A Twin Titties Competition ... for Breast Cancer?

What Women Really Think
June 25 2010 4:42 PM

A Twin Titties Competition ... for Breast Cancer?

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A bar in Minneapolis is currently holding a fun competition: In Bootleggers’ Twin Titties Series, contestants submit a photo of their "twins," barely covered by a Bootleggers tank top, for judgment. Every time the Minnesota Twins face a new rival, a new round of the Twin Titties Series begins. Prizes include Victoria’s Secret gift cards, bar tabs, and the honor of having a photo at the bar and online. Men can submit photos too, but for some strange reason, every round so far has been won by a woman.

At first glance, the competition sounds pretty degrading to women (probably at second glance, too). But hold up: The funds raised will go toward breast cancer research. Of course, raising money to fund research for treatments-even a cure-for cancer is a worthwhile cause. And the Twin Titties Series is an example of the best kind of hyperlocal, grass-roots fundraising: The money raised will go directly to three women who are participating in the grueling three-day Susan G. Komen Walk for the Cure, a 60-mile fundraising walk. But can the nobility of the cause and the need for funds justify the use of sexist advertising? After all, a "twins" competition is likely to get a lot more attention than another pink ribbon fundraiser, so is it worth it?

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The Twin Titties competition is not the only fundraiser to hit on this idea of highlighting the "breast" in "breast cancer." For several years, the slogan " Save Second Base ," a tongue-in-cheek reference to heavy petting, has promoted fundraising events. One of the major defenses of "Save Second Base" is that it was coined by a woman who was diagnosed with breast cancer herself: Kelly Rooney, who died of the disease in 2005. Her sisters founded the Save 2nd Base store , which sells a range of products, including, of course, T-shirts with strategically placed baseballs. Kelly, her sisters say, "refused to let [breast cancer] take away her sense of humor."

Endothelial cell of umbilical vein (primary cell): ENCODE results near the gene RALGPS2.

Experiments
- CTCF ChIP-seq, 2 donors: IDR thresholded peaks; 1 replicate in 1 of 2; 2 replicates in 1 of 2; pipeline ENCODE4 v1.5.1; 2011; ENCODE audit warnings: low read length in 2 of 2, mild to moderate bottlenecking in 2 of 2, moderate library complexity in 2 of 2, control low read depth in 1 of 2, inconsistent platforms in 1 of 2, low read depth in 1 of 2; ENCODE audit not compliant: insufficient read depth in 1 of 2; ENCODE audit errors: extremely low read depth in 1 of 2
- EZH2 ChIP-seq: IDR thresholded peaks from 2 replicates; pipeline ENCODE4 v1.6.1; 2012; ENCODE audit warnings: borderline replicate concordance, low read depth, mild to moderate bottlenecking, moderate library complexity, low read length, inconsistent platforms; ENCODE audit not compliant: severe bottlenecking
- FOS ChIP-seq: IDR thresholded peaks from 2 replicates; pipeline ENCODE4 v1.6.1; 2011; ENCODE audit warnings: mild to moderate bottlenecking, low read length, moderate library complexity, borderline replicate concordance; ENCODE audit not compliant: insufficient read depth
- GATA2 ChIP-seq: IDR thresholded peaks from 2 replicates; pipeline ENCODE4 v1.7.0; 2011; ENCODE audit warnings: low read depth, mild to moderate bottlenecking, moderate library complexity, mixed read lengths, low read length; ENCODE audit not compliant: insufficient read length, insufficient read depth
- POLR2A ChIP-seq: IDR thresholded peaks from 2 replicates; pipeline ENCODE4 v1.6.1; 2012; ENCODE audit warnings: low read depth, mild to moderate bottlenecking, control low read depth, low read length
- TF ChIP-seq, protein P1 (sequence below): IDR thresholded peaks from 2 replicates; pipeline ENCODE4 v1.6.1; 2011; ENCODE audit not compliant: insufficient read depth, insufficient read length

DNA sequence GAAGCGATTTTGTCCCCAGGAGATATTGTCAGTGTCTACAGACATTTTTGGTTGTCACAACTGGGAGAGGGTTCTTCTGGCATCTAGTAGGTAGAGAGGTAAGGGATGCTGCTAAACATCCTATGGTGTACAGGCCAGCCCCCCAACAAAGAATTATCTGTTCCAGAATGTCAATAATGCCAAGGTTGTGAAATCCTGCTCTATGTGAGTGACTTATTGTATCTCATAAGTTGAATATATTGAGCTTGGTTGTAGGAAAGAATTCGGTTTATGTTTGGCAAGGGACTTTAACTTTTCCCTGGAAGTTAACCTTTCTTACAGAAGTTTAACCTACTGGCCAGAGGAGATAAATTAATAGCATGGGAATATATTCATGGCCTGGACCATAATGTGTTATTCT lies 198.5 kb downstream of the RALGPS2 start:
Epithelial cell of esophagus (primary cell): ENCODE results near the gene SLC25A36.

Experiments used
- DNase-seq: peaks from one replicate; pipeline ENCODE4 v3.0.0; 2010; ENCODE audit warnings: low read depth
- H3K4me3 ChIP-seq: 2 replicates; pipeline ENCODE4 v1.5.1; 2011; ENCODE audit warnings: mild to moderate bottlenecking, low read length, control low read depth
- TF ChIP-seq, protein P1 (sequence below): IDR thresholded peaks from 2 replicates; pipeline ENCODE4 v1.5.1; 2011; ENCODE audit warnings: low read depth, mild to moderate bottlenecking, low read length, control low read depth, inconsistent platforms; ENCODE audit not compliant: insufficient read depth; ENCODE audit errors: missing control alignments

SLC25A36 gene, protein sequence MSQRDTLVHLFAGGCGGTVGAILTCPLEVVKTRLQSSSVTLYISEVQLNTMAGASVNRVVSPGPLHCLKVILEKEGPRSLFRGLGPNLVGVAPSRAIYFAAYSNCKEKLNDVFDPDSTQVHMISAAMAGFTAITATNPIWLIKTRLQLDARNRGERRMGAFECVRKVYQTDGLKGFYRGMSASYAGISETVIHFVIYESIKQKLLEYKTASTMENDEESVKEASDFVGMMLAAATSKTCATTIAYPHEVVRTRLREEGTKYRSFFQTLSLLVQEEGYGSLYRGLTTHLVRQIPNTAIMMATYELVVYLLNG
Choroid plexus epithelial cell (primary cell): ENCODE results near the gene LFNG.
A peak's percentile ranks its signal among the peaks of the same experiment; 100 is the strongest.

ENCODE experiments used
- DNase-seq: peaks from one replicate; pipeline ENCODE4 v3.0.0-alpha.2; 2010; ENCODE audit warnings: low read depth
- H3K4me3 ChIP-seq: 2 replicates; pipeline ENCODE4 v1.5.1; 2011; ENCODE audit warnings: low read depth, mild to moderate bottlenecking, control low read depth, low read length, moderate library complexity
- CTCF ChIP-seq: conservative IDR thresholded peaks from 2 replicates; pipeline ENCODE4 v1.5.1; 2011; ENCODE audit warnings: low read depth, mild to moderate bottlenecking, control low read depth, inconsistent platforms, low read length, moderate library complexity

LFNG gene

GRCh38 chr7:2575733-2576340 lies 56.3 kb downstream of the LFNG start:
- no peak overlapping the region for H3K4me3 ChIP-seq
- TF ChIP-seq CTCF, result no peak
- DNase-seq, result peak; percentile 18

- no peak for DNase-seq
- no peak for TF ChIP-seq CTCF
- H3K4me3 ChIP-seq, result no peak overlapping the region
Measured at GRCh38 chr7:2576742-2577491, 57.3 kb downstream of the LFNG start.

Rooney no doubt understood the subtle interplay between jokes and tragedy, and the exact role of transgressive humor at a time of nearing death. And there is something innovative about using humor to raise awareness for a life-threatening disease. For breast cancer patients and survivors, the slogans "Save Second Base" and "Save the Tatas" can take on a vaguely political edge, reminiscent of feminist efforts to reclaim the slurs "cunt" and "slut" or attempts by the gay rights movement to reclaim "fag." One could argue that the Twin Titties Series is less objectification than an exercise in breaking down stigma about the disease and in celebrating women’s bodies for a good cause-maybe even deserving of the mantle "feminist."

But for the general public, those subtleties are lost. The reality of the Twin Titties competition is a bunch of guys sitting around in a bar looking at sleazy photos. The clever pun, left on its own, implies that breast cancer is a tragedy because it attacks breasts rather than because it kills women. This message no doubt alienates women who have survived the disease by having their breasts removed. How "edgy" are these campaigns, anyway, when we already see cleavage bursting forth on every other magazine cover and billboard?

Photograph by Patrick Riviere/Getty Images.

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